By Scott Brown
Updated May 11, 2001 at 04:00 AM EDT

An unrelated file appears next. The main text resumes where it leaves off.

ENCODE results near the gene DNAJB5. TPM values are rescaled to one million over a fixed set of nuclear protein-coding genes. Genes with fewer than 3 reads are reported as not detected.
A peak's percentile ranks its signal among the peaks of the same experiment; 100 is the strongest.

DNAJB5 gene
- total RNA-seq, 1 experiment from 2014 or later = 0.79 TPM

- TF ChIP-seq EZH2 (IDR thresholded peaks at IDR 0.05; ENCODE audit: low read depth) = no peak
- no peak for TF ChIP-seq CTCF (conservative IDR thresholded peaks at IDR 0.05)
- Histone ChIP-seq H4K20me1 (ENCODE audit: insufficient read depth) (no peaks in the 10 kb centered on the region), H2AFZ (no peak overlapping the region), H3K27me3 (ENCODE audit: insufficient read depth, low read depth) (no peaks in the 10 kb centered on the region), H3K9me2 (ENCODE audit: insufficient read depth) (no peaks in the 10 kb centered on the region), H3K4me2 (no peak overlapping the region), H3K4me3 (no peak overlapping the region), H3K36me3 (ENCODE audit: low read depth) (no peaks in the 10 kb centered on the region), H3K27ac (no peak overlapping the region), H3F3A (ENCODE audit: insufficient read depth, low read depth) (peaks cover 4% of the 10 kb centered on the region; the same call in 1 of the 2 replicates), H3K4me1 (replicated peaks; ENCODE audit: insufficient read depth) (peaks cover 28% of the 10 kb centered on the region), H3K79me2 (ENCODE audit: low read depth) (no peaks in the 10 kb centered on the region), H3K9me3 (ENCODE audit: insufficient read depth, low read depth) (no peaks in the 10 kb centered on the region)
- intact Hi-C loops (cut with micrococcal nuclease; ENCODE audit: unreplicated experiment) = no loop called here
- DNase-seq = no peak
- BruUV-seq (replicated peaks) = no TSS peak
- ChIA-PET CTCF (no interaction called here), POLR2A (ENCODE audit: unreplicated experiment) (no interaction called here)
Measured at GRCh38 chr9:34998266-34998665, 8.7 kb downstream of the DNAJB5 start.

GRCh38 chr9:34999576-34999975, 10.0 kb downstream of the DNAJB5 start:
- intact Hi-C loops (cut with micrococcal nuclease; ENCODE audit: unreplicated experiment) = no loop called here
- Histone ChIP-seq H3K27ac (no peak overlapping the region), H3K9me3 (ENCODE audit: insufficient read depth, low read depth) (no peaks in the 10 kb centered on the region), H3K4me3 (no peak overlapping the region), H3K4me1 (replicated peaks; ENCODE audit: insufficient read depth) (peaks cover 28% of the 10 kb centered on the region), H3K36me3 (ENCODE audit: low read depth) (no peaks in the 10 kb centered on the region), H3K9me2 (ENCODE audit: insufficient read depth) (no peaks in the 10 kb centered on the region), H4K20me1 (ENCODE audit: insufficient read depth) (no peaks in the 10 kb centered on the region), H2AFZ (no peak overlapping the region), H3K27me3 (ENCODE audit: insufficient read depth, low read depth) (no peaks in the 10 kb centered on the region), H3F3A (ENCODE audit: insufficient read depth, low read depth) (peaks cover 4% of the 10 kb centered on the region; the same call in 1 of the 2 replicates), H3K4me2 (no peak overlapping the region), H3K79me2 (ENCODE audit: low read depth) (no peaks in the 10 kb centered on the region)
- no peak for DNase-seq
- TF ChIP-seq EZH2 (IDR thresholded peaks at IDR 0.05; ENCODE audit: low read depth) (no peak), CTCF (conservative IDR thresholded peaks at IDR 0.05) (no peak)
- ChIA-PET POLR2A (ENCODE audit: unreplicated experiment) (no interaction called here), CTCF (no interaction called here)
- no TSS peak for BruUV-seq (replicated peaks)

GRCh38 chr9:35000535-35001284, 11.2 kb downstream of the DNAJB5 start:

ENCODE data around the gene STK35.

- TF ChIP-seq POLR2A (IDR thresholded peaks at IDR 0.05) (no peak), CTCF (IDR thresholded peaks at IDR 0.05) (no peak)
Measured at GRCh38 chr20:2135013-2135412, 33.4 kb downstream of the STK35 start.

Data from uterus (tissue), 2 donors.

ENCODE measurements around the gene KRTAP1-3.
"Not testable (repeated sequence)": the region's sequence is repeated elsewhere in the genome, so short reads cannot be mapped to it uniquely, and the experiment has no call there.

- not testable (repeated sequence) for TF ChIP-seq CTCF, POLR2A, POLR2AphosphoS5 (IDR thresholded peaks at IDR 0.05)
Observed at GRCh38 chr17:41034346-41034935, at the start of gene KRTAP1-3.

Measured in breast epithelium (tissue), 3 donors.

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Somewhere beyond the sublime, beyond the ridiculous, beyond the slack self-awareness that typically corrodes theatrical satire, lies Urinetown. The deliberately off-putting title hazes audiences for a pungent but never foul send-up of post-Giuliani New York, musical theater, Brechtian minimalism, and humanity in general — brought off, believe it or not, sans bathroom humor. With their rousingly derivative tunes and wit-to-spare lyrics, upstart scribes Mark Hollmann and Greg Kotis get surprising mileage out of their milieu, a drought-stricken dystopia where ”it’s a privilege to pee.” Inspired work by director John Rando and his flawless ensemble cast (which includes Northern Exposure‘s John Cullum) keeps the kooky concept ever fresh, exuberant, even moving. To put it crudely, you’ve got to go. A

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